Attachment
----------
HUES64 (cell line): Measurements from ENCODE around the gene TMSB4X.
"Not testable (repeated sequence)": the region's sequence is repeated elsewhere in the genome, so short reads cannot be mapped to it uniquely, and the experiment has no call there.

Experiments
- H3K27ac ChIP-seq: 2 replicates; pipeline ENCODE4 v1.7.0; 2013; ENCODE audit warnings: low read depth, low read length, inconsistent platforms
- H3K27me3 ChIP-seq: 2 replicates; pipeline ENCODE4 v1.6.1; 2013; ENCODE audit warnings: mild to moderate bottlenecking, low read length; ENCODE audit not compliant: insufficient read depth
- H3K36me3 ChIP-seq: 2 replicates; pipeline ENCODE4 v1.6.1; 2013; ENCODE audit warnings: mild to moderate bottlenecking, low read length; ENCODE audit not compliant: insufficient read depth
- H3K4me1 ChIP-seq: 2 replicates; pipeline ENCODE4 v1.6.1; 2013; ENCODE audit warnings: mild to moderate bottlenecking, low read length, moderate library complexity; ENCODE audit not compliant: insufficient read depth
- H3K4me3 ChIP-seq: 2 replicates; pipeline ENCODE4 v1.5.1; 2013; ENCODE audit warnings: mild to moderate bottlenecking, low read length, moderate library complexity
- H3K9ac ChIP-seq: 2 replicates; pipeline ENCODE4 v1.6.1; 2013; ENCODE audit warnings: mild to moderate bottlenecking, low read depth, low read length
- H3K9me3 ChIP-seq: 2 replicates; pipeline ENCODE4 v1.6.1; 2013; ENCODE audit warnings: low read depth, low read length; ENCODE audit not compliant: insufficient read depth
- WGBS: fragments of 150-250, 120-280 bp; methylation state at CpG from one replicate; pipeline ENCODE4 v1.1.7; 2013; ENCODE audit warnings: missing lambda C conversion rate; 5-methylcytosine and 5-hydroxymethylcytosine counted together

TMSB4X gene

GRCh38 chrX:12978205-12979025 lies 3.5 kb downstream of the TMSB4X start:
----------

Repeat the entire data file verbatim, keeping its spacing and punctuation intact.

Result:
HUES64 (cell line): Measurements from ENCODE around the gene TMSB4X.
"Not testable (repeated sequence)": the region's sequence is repeated elsewhere in the genome, so short reads cannot be mapped to it uniquely, and the experiment has no call there.

Experiments
- H3K27ac ChIP-seq: 2 replicates; pipeline ENCODE4 v1.7.0; 2013; ENCODE audit warnings: low read depth, low read length, inconsistent platforms
- H3K27me3 ChIP-seq: 2 replicates; pipeline ENCODE4 v1.6.1; 2013; ENCODE audit warnings: mild to moderate bottlenecking, low read length; ENCODE audit not compliant: insufficient read depth
- H3K36me3 ChIP-seq: 2 replicates; pipeline ENCODE4 v1.6.1; 2013; ENCODE audit warnings: mild to moderate bottlenecking, low read length; ENCODE audit not compliant: insufficient read depth
- H3K4me1 ChIP-seq: 2 replicates; pipeline ENCODE4 v1.6.1; 2013; ENCODE audit warnings: mild to moderate bottlenecking, low read length, moderate library complexity; ENCODE audit not compliant: insufficient read depth
- H3K4me3 ChIP-seq: 2 replicates; pipeline ENCODE4 v1.5.1; 2013; ENCODE audit warnings: mild to moderate bottlenecking, low read length, moderate library complexity
- H3K9ac ChIP-seq: 2 replicates; pipeline ENCODE4 v1.6.1; 2013; ENCODE audit warnings: mild to moderate bottlenecking, low read depth, low read length
- H3K9me3 ChIP-seq: 2 replicates; pipeline ENCODE4 v1.6.1; 2013; ENCODE audit warnings: low read depth, low read length; ENCODE audit not compliant: insufficient read depth
- WGBS: fragments of 150-250, 120-280 bp; methylation state at CpG from one replicate; pipeline ENCODE4 v1.1.7; 2013; ENCODE audit warnings: missing lambda C conversion rate; 5-methylcytosine and 5-hydroxymethylcytosine counted together

TMSB4X gene

GRCh38 chrX:12978205-12979025 lies 3.5 kb downstream of the TMSB4X start: